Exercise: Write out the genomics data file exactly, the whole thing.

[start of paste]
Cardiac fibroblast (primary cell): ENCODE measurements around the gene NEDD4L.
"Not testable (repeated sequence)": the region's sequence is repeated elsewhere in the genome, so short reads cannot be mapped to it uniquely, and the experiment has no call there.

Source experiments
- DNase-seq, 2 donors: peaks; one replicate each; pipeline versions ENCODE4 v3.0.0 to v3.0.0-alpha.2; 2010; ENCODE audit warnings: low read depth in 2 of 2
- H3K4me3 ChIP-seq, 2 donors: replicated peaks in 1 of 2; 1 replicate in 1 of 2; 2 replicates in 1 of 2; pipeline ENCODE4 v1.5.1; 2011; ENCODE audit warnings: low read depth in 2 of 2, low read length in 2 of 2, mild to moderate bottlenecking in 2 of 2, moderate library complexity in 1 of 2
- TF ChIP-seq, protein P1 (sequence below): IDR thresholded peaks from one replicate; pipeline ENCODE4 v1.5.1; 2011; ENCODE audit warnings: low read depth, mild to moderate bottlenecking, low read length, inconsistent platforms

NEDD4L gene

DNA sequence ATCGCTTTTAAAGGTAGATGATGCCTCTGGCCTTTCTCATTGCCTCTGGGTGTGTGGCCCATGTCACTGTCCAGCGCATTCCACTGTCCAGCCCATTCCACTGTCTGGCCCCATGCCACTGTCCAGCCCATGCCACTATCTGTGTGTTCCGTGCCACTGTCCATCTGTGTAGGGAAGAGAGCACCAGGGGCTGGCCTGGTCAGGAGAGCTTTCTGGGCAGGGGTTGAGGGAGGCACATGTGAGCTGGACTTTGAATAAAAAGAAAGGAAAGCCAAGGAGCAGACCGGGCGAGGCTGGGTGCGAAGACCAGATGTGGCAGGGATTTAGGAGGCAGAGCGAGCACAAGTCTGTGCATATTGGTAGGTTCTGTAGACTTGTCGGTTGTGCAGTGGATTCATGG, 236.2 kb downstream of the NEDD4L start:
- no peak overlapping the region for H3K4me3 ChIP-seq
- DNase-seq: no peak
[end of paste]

Cardiac fibroblast (primary cell): ENCODE measurements around the gene NEDD4L.
"Not testable (repeated sequence)": the region's sequence is repeated elsewhere in the genome, so short reads cannot be mapped to it uniquely, and the experiment has no call there.

Source experiments
- DNase-seq, 2 donors: peaks; one replicate each; pipeline versions ENCODE4 v3.0.0 to v3.0.0-alpha.2; 2010; ENCODE audit warnings: low read depth in 2 of 2
- H3K4me3 ChIP-seq, 2 donors: replicated peaks in 1 of 2; 1 replicate in 1 of 2; 2 replicates in 1 of 2; pipeline ENCODE4 v1.5.1; 2011; ENCODE audit warnings: low read depth in 2 of 2, low read length in 2 of 2, mild to moderate bottlenecking in 2 of 2, moderate library complexity in 1 of 2
- TF ChIP-seq, protein P1 (sequence below): IDR thresholded peaks from one replicate; pipeline ENCODE4 v1.5.1; 2011; ENCODE audit warnings: low read depth, mild to moderate bottlenecking, low read length, inconsistent platforms

NEDD4L gene

DNA sequence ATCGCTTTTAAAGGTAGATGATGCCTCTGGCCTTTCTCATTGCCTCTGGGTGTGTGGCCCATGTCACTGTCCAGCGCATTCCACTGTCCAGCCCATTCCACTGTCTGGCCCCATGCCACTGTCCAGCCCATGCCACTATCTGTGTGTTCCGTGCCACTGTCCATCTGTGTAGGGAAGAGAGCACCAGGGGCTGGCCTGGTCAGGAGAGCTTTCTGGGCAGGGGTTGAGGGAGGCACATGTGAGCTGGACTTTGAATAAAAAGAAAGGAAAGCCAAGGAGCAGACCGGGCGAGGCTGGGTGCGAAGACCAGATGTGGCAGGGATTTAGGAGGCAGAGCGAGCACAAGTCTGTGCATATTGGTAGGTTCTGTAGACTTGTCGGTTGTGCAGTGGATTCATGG, 236.2 kb downstream of the NEDD4L start:
- no peak overlapping the region for H3K4me3 ChIP-seq
- DNase-seq: no peak